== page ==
Jaguar Photographed on Southern Border
For the second time in history, a jaguar has been photographed in southern Arizona using a remote surveillance camera (see the picture at azgfd.com).
The surveillance camera used to monitor potential jaguar travel corridors on the Arizona-Mexico border took the photograph on Aug. 7. Such surveillance cameras have been used since May 1997. Wildlife officials say the location where the photograph was taken will not be released in an effort to protect the cat. The first Arizona jaguar photograph using a surveillance camera was taken in December 2001.
“This photograph is incredibly exciting,” says Arizona Game and Fish biologist Bill Van Pelt, who specializes in big cats. “Because of the patterns of spots on the animal, we believe it is the same jaguar photographed in December 2001. We will continue to monitor the area and try to determine if the animal has established a territory or is a transient.”
Arizonans can help biologists as they continue to study the presence of jaguars. If you see a jaguar, you should try to do several things:
· Observe nearby landmarks so biologists can find the location in which you saw the cat.
· Note characteristics of the animal’s coloration, size, posture and behavior.
· If possible, take a photograph or video of the jaguar and the area.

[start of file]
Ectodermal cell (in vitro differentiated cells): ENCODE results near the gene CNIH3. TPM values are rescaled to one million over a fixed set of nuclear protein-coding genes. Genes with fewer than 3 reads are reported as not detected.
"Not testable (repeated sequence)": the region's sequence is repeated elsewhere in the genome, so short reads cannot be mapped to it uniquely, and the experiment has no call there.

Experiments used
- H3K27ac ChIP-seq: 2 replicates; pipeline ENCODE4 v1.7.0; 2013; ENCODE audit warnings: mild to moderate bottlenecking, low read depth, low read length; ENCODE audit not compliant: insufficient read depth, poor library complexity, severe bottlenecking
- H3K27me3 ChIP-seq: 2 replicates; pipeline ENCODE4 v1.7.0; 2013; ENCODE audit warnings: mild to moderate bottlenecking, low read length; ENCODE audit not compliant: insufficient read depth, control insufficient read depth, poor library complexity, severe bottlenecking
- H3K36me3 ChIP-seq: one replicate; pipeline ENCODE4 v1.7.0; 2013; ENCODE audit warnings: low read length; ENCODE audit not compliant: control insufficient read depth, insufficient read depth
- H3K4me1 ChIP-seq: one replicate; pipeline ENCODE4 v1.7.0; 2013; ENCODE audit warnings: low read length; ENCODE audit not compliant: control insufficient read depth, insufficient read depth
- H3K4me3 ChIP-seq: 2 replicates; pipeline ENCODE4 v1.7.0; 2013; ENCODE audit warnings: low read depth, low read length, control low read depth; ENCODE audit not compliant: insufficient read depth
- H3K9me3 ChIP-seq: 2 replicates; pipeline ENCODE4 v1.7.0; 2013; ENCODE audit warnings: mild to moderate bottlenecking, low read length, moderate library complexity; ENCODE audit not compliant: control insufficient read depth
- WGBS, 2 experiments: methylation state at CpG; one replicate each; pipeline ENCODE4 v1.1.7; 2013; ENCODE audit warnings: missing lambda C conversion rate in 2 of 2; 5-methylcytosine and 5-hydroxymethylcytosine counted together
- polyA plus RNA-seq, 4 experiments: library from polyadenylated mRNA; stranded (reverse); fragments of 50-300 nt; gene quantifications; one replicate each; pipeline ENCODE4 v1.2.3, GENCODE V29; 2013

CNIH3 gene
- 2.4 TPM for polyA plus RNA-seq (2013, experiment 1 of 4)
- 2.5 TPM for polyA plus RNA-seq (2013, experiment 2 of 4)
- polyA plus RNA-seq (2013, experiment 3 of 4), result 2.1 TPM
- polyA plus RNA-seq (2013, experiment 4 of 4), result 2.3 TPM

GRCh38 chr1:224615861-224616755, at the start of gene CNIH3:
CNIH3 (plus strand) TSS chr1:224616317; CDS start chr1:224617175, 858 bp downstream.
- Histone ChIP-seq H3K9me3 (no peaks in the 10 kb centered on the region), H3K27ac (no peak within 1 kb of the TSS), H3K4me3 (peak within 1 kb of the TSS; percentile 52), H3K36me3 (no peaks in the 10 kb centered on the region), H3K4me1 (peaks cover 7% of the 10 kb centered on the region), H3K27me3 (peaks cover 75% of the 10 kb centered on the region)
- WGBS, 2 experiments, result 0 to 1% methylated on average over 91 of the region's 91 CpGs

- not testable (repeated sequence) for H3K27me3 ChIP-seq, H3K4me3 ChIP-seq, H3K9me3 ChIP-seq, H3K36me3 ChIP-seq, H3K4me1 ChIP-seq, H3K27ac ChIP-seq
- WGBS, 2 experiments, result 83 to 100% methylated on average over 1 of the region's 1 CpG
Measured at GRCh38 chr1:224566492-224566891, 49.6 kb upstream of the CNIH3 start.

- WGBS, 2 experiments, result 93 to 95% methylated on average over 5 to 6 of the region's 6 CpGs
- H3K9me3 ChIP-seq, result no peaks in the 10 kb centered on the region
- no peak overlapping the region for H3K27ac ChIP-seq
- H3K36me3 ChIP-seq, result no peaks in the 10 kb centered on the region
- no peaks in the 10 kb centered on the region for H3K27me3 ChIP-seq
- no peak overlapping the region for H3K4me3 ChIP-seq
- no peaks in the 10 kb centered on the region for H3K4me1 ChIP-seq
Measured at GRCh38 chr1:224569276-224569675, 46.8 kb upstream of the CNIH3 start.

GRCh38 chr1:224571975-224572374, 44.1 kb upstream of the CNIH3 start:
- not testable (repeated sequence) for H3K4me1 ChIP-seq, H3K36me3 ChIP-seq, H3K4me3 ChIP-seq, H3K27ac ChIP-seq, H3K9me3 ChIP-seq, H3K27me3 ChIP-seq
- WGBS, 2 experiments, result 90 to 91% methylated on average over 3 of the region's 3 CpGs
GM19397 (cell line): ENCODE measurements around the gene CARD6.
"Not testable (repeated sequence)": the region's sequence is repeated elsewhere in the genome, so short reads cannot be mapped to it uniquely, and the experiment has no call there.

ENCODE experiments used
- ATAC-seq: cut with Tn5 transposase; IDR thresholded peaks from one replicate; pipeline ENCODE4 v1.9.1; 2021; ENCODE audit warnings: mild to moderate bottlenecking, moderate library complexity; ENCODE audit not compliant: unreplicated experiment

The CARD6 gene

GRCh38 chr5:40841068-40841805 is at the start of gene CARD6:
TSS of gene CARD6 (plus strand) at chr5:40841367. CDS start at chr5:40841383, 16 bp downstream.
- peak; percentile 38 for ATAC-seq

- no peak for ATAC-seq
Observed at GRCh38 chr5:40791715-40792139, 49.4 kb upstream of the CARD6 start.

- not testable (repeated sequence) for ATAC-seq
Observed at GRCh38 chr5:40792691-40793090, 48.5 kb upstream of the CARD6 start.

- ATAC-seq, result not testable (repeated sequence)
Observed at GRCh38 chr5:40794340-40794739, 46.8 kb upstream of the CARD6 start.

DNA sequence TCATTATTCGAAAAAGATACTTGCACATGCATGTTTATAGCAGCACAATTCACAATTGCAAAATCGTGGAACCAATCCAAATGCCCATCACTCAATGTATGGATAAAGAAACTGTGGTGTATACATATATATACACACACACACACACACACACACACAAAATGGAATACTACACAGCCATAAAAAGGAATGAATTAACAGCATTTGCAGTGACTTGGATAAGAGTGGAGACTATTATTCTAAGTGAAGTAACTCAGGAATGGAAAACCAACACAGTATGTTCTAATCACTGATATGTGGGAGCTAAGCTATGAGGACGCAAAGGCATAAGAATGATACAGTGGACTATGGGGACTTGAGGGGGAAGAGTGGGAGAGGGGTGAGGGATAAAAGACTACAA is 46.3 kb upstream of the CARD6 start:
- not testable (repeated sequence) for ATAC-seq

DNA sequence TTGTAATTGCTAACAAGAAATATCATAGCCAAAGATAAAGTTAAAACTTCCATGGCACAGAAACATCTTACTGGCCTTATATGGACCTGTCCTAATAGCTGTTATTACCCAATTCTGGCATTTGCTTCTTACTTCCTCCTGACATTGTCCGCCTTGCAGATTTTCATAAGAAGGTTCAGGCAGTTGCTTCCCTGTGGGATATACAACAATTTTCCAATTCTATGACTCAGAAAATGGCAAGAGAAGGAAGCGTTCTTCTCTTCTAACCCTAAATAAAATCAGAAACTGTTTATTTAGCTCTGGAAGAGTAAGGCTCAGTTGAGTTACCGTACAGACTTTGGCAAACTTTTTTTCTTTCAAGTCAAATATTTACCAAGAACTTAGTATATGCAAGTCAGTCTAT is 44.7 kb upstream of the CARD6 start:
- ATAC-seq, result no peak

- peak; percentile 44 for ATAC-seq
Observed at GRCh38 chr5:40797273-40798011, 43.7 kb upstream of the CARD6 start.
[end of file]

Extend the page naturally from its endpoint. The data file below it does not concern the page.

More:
· Collect hair and scat samples for analysis. Make a tracing of the track if you can do so without destroying it.
· Report the sighting to Arizona Game and Fish Department biologists at (602) 789-3573.
More than 60 documented jaguar sightings have occurred in Arizona since 1900. The closest known population of jaguars is 135 miles south, in Mexico’s Sierra Madres.
Jaguars were placed on the federal endangered species list in 1997. Unlawfully killing a jaguar could result in state and federal fines of up to $100,000 and up to one year in prison.
The Jaguar Conservation Team and Work Group, an organization of landowners, ranchers, citizen groups, scientists and state and federal agency representatives, was created in 1997 to guide jaguar conservation efforts in Arizona and New Mexico. The group supports jaguar conservation through voluntary participation by public and private partners.
“This group has been instrumental in efforts to conserve the jaguar, which will ultimately assist in the recovery process,” says Sarah Rinkevich, a U.S. Fish and Wildlife Service biologist.